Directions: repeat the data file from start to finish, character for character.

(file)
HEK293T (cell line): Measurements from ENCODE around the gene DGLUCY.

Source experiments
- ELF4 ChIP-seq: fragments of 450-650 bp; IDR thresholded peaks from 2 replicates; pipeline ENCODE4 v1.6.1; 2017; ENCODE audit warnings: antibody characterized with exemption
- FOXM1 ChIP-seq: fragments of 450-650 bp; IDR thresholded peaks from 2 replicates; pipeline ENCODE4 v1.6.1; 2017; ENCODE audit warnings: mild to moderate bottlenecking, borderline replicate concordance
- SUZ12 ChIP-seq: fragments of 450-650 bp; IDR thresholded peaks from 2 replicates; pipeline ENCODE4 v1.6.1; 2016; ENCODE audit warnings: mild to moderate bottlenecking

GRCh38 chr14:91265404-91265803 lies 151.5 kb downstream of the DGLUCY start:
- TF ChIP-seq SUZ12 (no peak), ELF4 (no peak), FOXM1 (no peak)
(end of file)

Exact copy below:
HEK293T (cell line): Measurements from ENCODE around the gene DGLUCY.

Source experiments
- ELF4 ChIP-seq: fragments of 450-650 bp; IDR thresholded peaks from 2 replicates; pipeline ENCODE4 v1.6.1; 2017; ENCODE audit warnings: antibody characterized with exemption
- FOXM1 ChIP-seq: fragments of 450-650 bp; IDR thresholded peaks from 2 replicates; pipeline ENCODE4 v1.6.1; 2017; ENCODE audit warnings: mild to moderate bottlenecking, borderline replicate concordance
- SUZ12 ChIP-seq: fragments of 450-650 bp; IDR thresholded peaks from 2 replicates; pipeline ENCODE4 v1.6.1; 2016; ENCODE audit warnings: mild to moderate bottlenecking

GRCh38 chr14:91265404-91265803 lies 151.5 kb downstream of the DGLUCY start:
- TF ChIP-seq SUZ12 (no peak), ELF4 (no peak), FOXM1 (no peak)